This fragile painting of the Assumption of the Virgin Mary depicts a beautiful and valuable representation of the Virgin Mary offering her sacred belt to the apostle, Thomas. The iconography in this painting was very well known in Tuscany at the end of the thirteenth century and refers to a story found in the apocryphal gospel of St. Thomas. The incredulous apostle Thomas arrives from India at the sepulchre of the Virgin Mary and finds it inexplicably empty. After, Thomas has a vision of the Virgin Mary. In his vision, Mary appears to him offering her cincture as a symbol of the miracle of her perpetual virginity and thus, assumption into heaven. The relic of the cincture of Saint Mary was found in Jerusalem before the Second Crusade and has been kept in the Chapel of the Dome since 1141 in Prato, Tuscany.

In this Assumption of the Virgin, the landscape in the background illustrates hills and mountains leading into the horizon. At the bottom of the composition, lies the sarcophagus from where the Virgin is prodigiously taken to Heaven by the Angels. Surrounding her are St. Rocco, patron of pilgrims and plague-stricken persons, and an unidentified female martyr at her side. Both of these saints are painted in a frontal position to illustrate a sacred conversation among them. St. Bartholomew, patron of tanners and butchers, is also present. What little we can read of the style indicates a strong influence of the fifteenth century, but the face shapes and decoration on the façade of the sarcophagus, is evidence that this likely dates from the early sixteenth century. Unfortunately, the seriously damaged state of the painting does not allow a more detailed reading of the style and subjects.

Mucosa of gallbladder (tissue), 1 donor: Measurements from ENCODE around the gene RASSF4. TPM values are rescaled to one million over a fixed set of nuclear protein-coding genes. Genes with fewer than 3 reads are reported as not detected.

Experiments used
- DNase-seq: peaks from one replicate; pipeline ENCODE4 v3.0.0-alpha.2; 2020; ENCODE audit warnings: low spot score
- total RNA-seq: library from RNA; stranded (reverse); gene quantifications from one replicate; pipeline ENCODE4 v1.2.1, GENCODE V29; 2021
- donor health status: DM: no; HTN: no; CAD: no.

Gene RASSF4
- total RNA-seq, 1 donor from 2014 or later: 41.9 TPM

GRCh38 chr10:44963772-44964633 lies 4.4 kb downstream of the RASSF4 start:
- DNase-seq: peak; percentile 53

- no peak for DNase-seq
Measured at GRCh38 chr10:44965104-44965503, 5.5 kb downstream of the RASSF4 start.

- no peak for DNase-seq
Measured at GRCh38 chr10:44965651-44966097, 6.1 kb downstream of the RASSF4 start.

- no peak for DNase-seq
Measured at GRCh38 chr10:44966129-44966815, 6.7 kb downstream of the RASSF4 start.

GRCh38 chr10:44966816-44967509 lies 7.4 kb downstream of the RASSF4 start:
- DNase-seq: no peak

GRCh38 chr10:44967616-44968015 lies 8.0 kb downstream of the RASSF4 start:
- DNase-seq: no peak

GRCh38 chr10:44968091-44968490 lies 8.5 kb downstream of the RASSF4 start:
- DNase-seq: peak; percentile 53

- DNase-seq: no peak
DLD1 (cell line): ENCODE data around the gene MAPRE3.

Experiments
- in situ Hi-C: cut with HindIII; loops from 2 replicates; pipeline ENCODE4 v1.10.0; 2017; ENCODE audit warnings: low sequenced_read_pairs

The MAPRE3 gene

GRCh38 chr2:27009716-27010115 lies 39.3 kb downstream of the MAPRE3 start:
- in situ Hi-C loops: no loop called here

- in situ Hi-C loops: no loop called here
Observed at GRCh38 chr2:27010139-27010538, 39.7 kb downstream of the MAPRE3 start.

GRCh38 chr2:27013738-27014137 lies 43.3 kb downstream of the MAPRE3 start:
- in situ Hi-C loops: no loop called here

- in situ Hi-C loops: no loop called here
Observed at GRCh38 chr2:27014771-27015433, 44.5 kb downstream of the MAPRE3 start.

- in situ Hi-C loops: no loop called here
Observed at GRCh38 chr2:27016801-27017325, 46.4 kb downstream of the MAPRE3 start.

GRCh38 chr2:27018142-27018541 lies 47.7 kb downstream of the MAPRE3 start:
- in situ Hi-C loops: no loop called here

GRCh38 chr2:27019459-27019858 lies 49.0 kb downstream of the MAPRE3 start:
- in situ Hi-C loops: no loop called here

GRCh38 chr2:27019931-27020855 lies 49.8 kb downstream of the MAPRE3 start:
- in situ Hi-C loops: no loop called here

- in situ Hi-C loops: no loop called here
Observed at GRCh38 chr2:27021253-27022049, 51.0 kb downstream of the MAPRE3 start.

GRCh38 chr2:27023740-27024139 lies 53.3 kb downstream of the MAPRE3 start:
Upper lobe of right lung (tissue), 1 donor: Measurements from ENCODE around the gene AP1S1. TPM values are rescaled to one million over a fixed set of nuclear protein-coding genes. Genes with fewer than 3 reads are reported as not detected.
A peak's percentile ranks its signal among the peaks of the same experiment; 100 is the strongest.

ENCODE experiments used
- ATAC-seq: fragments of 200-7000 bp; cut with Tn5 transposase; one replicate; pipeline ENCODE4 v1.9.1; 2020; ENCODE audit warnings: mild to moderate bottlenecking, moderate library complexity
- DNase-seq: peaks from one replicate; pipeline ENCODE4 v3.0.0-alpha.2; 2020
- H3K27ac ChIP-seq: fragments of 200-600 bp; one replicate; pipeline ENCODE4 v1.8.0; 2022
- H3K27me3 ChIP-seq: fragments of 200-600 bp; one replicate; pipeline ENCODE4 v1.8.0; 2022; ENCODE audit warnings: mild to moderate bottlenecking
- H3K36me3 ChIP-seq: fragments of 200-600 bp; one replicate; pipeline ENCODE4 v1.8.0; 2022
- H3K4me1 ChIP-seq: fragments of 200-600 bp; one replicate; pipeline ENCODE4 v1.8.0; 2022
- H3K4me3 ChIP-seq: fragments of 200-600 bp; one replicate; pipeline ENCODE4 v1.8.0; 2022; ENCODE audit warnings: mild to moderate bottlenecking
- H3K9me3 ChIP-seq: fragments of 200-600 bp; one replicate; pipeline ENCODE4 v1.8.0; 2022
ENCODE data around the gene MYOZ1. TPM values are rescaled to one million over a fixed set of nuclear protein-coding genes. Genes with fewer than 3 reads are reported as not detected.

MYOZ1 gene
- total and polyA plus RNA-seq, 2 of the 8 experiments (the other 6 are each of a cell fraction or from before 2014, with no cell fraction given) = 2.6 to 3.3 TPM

State of Preservation

Currently, this painting is extremely fragile. The back of the panel is composed of several horizontal boards and crossbars. Unfortunately, the crossbars prevent natural movement of the wood and have caused several cracks and fissures on the painted surface. The entire pictorial surface is damaged and the colors are faded, thus it is extremely difficult to get a clear view of the painted subjects. The extension of these lacunae required the application of a temporary Japanese paper cover.

madonna-della-cintola-close-up

Perseus

This exquisite marble statue of Perseus is being restored thanks to the Generosity of the Northwest Chapter of the Patrons of the Arts.